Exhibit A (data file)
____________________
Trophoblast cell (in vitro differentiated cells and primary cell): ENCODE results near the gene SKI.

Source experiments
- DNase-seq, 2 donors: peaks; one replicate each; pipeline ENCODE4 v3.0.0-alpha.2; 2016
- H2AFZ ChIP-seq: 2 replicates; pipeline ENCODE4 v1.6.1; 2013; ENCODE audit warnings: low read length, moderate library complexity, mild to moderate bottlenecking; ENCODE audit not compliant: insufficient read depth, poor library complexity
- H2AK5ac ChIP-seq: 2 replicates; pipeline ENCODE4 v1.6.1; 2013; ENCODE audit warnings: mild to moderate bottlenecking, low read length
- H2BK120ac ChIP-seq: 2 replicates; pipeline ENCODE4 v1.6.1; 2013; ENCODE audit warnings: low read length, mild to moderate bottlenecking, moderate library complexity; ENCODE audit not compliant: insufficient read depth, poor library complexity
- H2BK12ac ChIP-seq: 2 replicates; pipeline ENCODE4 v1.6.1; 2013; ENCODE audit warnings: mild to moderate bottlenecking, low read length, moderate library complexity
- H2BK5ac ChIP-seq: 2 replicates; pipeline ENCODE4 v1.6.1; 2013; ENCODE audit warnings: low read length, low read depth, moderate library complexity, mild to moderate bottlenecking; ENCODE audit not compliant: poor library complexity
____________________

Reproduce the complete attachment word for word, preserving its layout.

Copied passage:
Trophoblast cell (in vitro differentiated cells and primary cell): ENCODE results near the gene SKI.

Source experiments
- DNase-seq, 2 donors: peaks; one replicate each; pipeline ENCODE4 v3.0.0-alpha.2; 2016
- H2AFZ ChIP-seq: 2 replicates; pipeline ENCODE4 v1.6.1; 2013; ENCODE audit warnings: low read length, moderate library complexity, mild to moderate bottlenecking; ENCODE audit not compliant: insufficient read depth, poor library complexity
- H2AK5ac ChIP-seq: 2 replicates; pipeline ENCODE4 v1.6.1; 2013; ENCODE audit warnings: mild to moderate bottlenecking, low read length
- H2BK120ac ChIP-seq: 2 replicates; pipeline ENCODE4 v1.6.1; 2013; ENCODE audit warnings: low read length, mild to moderate bottlenecking, moderate library complexity; ENCODE audit not compliant: insufficient read depth, poor library complexity
- H2BK12ac ChIP-seq: 2 replicates; pipeline ENCODE4 v1.6.1; 2013; ENCODE audit warnings: mild to moderate bottlenecking, low read length, moderate library complexity
- H2BK5ac ChIP-seq: 2 replicates; pipeline ENCODE4 v1.6.1; 2013; ENCODE audit warnings: low read length, low read depth, moderate library complexity, mild to moderate bottlenecking; ENCODE audit not compliant: poor library complexity